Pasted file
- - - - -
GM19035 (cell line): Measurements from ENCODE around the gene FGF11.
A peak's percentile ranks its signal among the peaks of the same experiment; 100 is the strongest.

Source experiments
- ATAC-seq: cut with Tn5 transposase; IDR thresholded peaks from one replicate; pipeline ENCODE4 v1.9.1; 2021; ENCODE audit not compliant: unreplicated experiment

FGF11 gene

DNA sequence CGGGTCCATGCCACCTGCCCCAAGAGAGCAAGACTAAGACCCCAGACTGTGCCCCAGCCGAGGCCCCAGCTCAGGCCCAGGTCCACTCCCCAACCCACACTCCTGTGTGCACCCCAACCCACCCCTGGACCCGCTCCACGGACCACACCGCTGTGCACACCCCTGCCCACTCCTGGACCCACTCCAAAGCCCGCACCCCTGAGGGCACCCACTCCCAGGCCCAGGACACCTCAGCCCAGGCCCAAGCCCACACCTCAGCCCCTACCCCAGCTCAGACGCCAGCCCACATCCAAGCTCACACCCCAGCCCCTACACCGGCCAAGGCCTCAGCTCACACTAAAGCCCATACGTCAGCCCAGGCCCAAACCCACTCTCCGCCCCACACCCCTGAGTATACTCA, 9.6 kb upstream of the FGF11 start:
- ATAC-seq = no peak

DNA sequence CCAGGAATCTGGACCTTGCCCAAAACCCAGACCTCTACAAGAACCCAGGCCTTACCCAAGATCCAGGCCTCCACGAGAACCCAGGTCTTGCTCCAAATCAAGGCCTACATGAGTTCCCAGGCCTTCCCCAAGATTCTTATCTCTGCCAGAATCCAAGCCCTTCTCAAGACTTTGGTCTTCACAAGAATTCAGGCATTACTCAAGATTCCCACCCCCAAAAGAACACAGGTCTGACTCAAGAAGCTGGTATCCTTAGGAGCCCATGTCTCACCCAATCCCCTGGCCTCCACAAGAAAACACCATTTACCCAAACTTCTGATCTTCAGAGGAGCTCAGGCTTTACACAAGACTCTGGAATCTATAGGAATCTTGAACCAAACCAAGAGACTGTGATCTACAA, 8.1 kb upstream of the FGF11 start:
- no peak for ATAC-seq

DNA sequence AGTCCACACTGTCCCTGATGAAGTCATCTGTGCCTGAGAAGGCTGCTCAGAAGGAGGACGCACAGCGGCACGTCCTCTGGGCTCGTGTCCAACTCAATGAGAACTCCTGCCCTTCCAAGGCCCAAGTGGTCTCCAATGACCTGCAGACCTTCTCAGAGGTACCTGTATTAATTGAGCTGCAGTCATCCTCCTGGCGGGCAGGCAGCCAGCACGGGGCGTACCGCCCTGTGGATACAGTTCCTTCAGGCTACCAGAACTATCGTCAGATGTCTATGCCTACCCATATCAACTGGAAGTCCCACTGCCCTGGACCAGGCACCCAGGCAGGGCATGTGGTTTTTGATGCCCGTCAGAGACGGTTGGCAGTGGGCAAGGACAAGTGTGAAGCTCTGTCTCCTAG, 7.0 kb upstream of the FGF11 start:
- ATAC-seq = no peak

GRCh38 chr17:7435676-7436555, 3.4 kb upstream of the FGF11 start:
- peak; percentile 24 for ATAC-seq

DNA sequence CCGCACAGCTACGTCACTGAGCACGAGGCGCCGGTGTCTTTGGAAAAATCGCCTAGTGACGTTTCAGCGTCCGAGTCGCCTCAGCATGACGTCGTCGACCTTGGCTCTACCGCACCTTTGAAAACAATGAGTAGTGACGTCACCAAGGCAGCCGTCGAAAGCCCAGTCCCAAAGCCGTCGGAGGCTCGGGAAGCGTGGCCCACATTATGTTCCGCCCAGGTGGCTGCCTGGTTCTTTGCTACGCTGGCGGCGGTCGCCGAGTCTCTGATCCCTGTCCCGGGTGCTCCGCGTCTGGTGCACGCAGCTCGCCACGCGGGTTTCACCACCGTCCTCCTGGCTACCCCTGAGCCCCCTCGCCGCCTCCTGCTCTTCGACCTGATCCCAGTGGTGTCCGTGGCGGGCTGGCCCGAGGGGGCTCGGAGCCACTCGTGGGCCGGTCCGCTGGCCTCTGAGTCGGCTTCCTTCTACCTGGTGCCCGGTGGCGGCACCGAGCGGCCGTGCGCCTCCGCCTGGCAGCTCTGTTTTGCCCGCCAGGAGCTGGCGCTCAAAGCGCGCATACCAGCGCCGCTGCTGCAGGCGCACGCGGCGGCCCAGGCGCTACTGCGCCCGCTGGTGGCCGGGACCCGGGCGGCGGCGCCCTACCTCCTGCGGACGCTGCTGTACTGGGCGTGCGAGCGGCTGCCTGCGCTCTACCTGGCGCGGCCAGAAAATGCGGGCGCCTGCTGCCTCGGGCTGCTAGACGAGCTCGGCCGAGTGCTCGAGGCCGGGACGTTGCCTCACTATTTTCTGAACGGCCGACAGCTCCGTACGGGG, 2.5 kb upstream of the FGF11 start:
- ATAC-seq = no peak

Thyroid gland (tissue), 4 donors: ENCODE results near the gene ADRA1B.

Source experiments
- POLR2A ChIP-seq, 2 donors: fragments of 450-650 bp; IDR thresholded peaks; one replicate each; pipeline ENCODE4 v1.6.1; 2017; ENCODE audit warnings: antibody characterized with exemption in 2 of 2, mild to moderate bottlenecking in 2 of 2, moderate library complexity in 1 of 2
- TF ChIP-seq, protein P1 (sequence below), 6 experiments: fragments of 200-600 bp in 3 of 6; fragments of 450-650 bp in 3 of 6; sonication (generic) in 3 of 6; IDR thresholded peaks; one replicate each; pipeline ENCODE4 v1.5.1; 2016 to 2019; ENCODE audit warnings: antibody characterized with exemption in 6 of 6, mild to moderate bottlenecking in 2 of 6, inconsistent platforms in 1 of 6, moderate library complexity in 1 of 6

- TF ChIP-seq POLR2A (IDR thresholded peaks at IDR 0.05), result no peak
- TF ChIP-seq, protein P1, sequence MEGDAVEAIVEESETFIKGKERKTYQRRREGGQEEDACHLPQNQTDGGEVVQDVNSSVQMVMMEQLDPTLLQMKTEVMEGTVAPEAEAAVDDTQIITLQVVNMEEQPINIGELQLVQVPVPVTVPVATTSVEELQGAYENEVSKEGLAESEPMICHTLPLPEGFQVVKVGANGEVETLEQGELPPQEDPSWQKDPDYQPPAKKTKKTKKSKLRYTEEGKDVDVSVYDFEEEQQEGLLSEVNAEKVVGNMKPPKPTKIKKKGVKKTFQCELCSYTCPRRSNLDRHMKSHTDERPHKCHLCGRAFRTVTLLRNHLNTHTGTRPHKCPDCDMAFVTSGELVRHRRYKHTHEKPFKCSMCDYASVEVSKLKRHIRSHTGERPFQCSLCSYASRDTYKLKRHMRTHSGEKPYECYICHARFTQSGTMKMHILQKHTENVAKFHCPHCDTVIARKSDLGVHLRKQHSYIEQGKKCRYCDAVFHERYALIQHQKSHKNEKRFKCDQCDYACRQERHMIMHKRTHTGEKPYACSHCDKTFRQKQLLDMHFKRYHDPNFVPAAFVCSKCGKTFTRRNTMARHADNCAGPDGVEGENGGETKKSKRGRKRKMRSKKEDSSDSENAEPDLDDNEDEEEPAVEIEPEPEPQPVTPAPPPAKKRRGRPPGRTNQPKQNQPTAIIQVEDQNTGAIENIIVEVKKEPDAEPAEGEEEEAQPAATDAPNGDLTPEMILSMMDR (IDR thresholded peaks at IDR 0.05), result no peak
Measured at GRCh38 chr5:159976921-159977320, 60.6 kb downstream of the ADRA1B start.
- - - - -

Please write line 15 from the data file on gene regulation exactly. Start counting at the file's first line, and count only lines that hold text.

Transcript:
- ATAC-seq = no peak